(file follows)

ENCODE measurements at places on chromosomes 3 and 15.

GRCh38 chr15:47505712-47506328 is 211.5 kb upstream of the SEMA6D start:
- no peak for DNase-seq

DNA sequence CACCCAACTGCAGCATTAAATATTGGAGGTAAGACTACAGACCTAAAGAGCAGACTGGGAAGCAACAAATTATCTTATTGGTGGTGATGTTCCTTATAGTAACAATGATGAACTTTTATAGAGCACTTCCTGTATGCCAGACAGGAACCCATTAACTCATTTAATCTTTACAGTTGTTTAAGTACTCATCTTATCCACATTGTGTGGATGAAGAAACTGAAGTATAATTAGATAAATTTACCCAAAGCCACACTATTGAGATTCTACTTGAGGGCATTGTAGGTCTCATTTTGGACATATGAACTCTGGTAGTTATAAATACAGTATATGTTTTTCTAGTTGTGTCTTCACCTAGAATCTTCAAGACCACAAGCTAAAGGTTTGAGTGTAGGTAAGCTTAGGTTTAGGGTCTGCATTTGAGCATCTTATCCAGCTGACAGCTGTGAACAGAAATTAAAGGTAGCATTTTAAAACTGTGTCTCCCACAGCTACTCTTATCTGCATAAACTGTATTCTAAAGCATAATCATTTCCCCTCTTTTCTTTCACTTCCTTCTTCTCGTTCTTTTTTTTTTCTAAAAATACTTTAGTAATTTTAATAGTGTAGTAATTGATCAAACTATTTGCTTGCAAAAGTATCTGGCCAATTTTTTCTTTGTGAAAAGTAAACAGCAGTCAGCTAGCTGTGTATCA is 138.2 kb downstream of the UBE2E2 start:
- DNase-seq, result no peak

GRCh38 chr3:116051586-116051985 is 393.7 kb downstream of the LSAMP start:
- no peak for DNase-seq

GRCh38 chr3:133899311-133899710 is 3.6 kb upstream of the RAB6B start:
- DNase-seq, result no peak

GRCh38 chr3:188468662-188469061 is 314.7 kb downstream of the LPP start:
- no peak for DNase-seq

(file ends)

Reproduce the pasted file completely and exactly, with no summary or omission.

ENCODE measurements at places on chromosomes 3 and 15.

GRCh38 chr15:47505712-47506328 is 211.5 kb upstream of the SEMA6D start:
- no peak for DNase-seq

DNA sequence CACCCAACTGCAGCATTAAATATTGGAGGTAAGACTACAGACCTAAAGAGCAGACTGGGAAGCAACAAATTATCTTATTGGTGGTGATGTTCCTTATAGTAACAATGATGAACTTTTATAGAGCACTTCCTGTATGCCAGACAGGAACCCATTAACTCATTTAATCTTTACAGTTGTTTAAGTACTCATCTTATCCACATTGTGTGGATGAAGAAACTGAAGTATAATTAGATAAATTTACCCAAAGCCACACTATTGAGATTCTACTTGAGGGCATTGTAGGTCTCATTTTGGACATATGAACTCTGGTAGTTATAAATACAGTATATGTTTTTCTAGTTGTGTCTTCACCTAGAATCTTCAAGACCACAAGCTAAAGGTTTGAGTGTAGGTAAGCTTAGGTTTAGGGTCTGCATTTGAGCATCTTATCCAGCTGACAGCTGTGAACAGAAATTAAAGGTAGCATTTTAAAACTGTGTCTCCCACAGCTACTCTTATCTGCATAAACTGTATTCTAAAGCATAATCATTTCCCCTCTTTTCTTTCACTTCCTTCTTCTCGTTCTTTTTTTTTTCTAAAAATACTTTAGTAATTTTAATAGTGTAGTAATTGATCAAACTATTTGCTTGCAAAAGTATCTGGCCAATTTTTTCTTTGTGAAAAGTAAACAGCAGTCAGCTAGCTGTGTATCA is 138.2 kb downstream of the UBE2E2 start:
- DNase-seq, result no peak

GRCh38 chr3:116051586-116051985 is 393.7 kb downstream of the LSAMP start:
- no peak for DNase-seq

GRCh38 chr3:133899311-133899710 is 3.6 kb upstream of the RAB6B start:
- DNase-seq, result no peak

GRCh38 chr3:188468662-188469061 is 314.7 kb downstream of the LPP start:
- no peak for DNase-seq